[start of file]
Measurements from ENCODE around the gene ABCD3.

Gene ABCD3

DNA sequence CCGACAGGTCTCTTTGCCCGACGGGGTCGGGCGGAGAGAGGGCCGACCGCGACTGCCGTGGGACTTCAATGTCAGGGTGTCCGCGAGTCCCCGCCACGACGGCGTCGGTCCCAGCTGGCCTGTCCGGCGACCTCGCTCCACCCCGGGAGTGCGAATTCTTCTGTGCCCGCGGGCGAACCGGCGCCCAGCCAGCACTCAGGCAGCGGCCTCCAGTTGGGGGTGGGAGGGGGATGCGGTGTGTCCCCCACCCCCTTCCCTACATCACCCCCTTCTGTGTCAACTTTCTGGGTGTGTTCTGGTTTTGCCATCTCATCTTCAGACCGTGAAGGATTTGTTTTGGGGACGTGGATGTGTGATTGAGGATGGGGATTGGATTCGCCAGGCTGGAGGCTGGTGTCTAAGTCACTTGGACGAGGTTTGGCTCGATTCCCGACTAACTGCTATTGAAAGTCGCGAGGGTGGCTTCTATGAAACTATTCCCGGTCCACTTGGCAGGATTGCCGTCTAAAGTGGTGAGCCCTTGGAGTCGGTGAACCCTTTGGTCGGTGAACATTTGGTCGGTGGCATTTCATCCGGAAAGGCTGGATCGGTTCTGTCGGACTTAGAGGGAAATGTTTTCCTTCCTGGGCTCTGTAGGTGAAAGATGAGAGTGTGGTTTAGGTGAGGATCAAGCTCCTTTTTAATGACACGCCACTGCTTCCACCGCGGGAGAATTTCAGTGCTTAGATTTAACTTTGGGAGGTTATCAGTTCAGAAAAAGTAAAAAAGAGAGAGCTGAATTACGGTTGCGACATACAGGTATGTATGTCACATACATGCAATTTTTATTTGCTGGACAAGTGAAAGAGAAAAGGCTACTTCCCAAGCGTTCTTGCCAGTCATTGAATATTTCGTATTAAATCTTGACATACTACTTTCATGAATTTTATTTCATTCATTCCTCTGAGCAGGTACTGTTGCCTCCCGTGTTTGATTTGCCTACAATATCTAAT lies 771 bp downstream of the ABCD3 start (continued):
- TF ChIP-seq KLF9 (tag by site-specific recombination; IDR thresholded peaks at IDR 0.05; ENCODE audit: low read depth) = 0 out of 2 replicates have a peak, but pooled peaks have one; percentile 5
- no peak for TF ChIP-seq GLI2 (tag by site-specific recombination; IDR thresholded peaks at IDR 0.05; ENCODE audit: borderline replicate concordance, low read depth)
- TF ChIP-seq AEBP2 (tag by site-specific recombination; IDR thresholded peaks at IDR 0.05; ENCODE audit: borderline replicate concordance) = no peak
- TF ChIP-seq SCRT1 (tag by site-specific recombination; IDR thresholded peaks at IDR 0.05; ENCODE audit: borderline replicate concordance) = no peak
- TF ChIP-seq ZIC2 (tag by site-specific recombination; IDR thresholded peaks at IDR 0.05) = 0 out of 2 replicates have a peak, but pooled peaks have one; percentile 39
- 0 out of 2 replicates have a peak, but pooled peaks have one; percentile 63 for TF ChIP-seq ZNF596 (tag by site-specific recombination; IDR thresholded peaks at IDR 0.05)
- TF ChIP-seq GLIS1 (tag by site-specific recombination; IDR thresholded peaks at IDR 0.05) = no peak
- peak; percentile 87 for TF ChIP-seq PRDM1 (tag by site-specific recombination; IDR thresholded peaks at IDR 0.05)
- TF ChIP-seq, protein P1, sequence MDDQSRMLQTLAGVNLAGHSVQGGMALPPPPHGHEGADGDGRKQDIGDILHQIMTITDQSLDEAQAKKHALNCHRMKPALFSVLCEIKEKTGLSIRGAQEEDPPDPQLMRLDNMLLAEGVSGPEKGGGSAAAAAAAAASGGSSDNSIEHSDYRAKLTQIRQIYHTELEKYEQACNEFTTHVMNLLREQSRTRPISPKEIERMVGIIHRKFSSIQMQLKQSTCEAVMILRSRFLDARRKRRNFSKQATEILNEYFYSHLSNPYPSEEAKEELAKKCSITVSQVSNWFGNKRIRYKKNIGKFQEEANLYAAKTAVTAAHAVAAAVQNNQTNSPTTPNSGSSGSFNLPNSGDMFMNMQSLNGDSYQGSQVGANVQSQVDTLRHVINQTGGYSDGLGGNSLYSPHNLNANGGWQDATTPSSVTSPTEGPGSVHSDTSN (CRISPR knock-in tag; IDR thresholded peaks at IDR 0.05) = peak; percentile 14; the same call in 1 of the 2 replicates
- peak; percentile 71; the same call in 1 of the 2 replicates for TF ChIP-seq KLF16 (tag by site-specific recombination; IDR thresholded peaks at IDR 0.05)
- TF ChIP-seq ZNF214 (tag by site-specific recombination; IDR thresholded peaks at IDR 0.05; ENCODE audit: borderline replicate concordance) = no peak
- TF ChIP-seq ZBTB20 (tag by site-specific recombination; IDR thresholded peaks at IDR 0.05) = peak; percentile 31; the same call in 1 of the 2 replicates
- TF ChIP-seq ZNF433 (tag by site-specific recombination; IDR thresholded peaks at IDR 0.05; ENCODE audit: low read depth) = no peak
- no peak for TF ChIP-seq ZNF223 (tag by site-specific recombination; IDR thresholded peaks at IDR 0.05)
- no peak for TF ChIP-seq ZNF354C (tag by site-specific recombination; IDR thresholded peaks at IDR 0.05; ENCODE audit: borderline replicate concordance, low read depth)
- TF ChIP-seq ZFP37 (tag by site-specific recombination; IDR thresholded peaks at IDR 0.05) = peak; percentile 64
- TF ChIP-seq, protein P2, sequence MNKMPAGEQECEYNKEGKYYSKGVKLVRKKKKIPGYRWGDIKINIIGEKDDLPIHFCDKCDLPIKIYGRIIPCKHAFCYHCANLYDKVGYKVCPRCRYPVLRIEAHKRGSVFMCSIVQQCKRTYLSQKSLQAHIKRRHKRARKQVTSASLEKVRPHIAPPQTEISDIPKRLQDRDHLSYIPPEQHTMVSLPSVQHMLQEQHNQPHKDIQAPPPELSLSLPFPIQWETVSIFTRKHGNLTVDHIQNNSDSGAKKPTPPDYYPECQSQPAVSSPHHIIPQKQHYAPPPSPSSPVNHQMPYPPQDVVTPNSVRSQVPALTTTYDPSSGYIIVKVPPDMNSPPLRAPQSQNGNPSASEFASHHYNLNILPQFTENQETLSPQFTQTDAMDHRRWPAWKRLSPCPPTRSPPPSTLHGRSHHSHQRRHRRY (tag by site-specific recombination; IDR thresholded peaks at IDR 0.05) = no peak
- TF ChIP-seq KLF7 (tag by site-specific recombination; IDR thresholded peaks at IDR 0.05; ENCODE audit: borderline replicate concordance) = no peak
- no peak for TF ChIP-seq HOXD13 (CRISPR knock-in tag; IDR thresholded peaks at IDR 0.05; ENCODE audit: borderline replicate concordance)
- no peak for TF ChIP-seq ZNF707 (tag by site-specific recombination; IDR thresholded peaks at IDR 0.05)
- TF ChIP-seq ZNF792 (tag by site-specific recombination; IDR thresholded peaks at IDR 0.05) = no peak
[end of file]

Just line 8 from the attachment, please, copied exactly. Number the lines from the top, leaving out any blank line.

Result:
- TF ChIP-seq ZIC2 (tag by site-specific recombination; IDR thresholded peaks at IDR 0.05) = 0 out of 2 replicates have a peak, but pooled peaks have one; percentile 39